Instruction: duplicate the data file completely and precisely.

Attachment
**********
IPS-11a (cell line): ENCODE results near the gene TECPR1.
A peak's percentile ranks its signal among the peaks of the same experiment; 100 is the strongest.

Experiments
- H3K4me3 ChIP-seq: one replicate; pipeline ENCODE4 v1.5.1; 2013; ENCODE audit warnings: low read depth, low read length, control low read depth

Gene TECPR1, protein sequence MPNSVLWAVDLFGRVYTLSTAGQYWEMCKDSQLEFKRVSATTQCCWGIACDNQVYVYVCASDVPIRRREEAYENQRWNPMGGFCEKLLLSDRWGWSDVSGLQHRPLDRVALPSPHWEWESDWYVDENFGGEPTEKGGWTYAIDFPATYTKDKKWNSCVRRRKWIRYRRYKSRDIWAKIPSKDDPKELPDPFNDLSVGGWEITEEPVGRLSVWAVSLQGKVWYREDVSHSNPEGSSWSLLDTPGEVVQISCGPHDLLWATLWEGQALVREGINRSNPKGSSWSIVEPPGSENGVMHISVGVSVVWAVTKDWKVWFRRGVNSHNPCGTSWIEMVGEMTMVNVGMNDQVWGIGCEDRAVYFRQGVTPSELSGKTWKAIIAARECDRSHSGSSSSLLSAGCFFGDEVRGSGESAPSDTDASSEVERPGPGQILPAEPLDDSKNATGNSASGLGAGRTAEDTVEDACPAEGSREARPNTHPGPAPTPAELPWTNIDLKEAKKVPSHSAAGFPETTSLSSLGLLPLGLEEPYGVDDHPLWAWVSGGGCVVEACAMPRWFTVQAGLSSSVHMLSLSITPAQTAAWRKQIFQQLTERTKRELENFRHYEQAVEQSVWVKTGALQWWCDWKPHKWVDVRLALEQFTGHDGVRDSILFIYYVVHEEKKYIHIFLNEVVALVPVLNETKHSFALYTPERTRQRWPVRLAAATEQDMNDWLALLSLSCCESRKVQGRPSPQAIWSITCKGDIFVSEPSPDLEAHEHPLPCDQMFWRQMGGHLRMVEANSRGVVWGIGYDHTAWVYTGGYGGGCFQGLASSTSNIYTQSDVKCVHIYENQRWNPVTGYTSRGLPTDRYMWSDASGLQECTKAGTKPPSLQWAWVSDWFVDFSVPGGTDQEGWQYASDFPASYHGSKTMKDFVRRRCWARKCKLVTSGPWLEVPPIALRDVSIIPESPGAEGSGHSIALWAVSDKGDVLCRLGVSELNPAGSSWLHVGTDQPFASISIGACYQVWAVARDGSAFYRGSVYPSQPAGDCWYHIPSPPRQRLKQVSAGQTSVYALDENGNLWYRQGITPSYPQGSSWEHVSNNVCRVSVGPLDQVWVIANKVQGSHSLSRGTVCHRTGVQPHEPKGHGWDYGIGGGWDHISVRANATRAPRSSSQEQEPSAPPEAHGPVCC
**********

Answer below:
IPS-11a (cell line): ENCODE results near the gene TECPR1.
A peak's percentile ranks its signal among the peaks of the same experiment; 100 is the strongest.

Experiments
- H3K4me3 ChIP-seq: one replicate; pipeline ENCODE4 v1.5.1; 2013; ENCODE audit warnings: low read depth, low read length, control low read depth

Gene TECPR1, protein sequence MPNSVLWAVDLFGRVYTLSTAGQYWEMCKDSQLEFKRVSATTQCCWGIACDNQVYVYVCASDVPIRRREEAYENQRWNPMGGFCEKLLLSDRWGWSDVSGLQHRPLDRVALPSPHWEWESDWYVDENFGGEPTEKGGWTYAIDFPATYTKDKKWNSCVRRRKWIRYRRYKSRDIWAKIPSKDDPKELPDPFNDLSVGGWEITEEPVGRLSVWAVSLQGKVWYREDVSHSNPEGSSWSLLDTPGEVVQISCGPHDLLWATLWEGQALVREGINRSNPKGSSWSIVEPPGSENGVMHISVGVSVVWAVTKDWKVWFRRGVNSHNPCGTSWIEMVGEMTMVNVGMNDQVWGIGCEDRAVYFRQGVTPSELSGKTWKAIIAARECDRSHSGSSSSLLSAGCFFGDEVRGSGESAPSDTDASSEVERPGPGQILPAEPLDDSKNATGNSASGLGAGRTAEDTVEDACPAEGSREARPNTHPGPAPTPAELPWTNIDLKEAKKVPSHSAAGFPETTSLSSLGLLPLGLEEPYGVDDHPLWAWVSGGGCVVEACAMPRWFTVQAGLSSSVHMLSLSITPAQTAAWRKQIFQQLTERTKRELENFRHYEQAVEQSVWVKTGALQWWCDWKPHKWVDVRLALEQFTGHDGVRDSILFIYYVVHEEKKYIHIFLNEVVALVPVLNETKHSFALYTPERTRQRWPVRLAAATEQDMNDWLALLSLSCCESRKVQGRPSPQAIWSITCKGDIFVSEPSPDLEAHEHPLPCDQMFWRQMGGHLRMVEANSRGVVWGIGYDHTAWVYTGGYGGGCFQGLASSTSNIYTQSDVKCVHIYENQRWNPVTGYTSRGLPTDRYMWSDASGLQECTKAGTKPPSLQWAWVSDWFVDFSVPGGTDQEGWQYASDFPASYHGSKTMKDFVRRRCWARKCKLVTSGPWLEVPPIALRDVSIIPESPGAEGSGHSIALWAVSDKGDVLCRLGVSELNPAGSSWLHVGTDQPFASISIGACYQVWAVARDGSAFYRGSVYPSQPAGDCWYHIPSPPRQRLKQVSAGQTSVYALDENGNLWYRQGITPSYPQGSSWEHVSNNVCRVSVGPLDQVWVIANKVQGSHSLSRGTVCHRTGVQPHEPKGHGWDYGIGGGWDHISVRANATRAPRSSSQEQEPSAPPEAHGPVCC